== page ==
Expectations weren’t exactly high for Boohoo Group’s, full-year results on Tuesday. So it was no surprise that the company said the 12 months to the end of February (FY23) saw revenue down 11% year on year to £1.768 billion, or -13% at constant exchange rates. However, revenue jumped 43% on a three-year basis.
The gross margin fell to 50.6% from 52.5% a year ago and from 54% three years ago.
Adjusted EBITDA at the Debenhams, Karen Millen, Nasty Gal and PrettyLittleThing owner fell to £63.3 million, a 49% drop against last year and -50% against three years ago. The figure was affected by lower sales, freight and logistics inflation, labour and energy cost inflation. Ongoing strategic investments also dented profits but it should benefit from these over the medium term
The adjusted loss before tax was £1.6 million compared to a profit of £82.5 million a year earlier, and the statutory loss before tax was £90.7 million against a £7.8 million profit this time last year.
The company chose to highlight the positives — significant market share gains over the last three years; successful delivery of automation in its Sheffield hub, “driving best-in-class operational performance and significant savings”; “substantial progress” made ahead of the phased launch of US distribution centre later this year; a “leaner, lighter, faster inventory position”, with stock down 36%; strong cash generation and more.
Looking at the figures in more detail, along with the overall 11% revenue decline, the UK was down 9% but up 61% over three years. International revenues were down 13% against last year, and up 22% on 2020.
The UK market remains its largest (62% of revenue). Return rates increased here (and in all other regions) above pre-pandemic levels due to the change in the product mix post-pandemic (occasionwear sees higher returns than loungewear does). The introduction of newer, higher-price point brands that have higher return rates also had an impact, as did macro consumer trends.
The gross margin reduced from 49.4% to 47.9% due to higher inbound shipping rates and product cost inflation.
Prices were raised across some product lines to help offset increased costs but it also “looked to ensure our offer remained competitive to consumers facing high inflation and other cost-of-living challenges”.
Boohoo said it’s “encouraged” by the UK sales performance of its more recently acquired brands and continued progression made by its Debenhams department e-store, as well as the significant gains in market share achieved over the last three years.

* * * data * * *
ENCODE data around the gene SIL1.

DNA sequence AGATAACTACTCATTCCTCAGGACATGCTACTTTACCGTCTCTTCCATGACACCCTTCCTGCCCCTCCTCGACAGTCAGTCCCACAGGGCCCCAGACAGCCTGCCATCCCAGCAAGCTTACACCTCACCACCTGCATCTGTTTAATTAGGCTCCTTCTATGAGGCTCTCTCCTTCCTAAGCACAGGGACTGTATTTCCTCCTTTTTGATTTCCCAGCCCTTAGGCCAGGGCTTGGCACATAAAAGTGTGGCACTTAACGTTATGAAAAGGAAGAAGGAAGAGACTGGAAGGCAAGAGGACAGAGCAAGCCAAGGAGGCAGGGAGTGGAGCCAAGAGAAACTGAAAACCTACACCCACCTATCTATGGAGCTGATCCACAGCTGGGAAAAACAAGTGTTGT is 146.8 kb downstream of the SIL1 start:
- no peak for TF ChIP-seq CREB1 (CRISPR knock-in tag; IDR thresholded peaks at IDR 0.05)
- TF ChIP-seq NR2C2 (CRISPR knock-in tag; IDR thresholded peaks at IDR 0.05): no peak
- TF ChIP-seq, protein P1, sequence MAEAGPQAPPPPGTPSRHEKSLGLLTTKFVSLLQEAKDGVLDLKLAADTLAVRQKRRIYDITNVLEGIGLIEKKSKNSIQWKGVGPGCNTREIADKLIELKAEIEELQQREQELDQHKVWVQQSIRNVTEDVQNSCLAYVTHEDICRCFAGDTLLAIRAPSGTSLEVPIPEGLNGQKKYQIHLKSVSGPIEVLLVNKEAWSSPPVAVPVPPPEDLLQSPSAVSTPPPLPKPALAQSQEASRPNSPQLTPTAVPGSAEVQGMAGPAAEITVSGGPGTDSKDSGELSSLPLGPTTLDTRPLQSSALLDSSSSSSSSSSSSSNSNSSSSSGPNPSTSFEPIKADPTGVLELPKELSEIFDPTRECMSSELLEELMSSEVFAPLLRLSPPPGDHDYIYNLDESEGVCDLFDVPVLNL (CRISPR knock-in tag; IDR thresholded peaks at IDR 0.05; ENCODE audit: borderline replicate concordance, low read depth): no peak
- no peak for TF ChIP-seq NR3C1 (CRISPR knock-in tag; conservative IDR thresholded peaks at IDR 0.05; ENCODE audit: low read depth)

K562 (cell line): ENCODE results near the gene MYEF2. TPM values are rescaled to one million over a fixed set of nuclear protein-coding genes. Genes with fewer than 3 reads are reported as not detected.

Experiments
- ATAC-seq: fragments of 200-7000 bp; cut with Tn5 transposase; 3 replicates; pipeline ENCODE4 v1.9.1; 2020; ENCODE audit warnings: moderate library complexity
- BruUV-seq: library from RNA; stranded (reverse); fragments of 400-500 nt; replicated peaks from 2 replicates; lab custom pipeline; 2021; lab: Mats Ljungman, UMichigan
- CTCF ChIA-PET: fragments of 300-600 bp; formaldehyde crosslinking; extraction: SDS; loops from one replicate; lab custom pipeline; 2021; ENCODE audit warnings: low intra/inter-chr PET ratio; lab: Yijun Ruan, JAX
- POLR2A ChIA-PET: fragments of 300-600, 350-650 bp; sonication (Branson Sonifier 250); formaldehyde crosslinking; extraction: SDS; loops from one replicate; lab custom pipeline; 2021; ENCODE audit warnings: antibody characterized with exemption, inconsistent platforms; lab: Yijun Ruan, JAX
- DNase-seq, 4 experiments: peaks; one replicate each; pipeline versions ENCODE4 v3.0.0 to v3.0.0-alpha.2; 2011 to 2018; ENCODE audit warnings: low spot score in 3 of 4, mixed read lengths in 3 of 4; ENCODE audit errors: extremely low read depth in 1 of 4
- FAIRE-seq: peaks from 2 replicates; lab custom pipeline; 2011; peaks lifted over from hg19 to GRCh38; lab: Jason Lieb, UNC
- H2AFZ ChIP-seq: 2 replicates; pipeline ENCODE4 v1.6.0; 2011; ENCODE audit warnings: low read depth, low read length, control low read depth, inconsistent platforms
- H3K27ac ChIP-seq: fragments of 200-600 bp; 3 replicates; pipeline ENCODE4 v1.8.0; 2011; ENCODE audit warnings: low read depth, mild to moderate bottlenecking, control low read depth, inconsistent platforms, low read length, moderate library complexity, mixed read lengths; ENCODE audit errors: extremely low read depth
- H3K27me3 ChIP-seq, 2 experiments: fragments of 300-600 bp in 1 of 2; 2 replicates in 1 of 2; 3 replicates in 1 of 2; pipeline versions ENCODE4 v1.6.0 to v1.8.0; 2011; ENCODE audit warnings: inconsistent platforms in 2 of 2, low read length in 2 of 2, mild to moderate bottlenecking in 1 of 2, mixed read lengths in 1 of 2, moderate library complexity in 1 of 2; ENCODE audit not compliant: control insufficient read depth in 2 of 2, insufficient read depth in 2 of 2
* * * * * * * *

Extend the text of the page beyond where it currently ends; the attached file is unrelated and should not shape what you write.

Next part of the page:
The US was below expectations, with revenue down 19% on the year, although growth over three years was 38%. Delivery times to the US “are still elevated compared to pre-pandemic levels,” which is hurting demand, although the situation is “improving slowly with growth returning in the final two months of the year”. The opening of its US warehouse in 2023/24 should boost the region’s performance.
Revenue in the rest of Europe fell 6% against FY22, but rose 10% compared to 2020. This was in a broader market that continued to be largely flat versus pre-pandemic levels. “Encouragingly, our more recently acquired brands are making strong progress, albeit from a low base,” it said.
And revenue in the rest of the world fell 2% but increased 3% against 2020. It saw “successful growth of marketplace and wholesale sales to partners in the Middle East” and markets such as Australia are starting to see improvements from reduced delivery times.
UPBEAT FOR THE FUTURE
The company had 18 million active customers in the year, up from 13 million since 2020, “with a target addressable market of up to 500 million potential customers”.
It’s still talking about “developing a global infrastructure capable of supporting in excess of £4 billion of net sales”, although clearly, achieving that figure is some way off.
It said it has made “significant progress with the Debenhams digital department store, with c.1,600 brands available on-site and a successful relaunch for Debenhams beauty”.
It also said cost efficiencies are driving simplification of its organisational structure and warehouse network, delivering material cost savings.
And it has made further progress on its sustainability strategy with the launch of the PrettyLittleThing marketplace resale platform and implementation of an “industry-leading” Fast Forward audit programme across all UK suppliers.
But when will it get back to growth?That’s its “priority and focus” for the year ahead. It should be helped by investments in product development speed, logistics automation, and the opening of the local distribution centre in the US (its second-largest market) later in the year.
But revenues this year are expected to be between flat and a decline of 5%, albeit with an increased emphasis on profitable sales.
In the first half, revenues should decline by 10% to 15%. But in H2, it should return to revenue growth.
Adjusted EBITDA for FY24 is expected to improve to between £69 million to £78 million, in line with market expectations.
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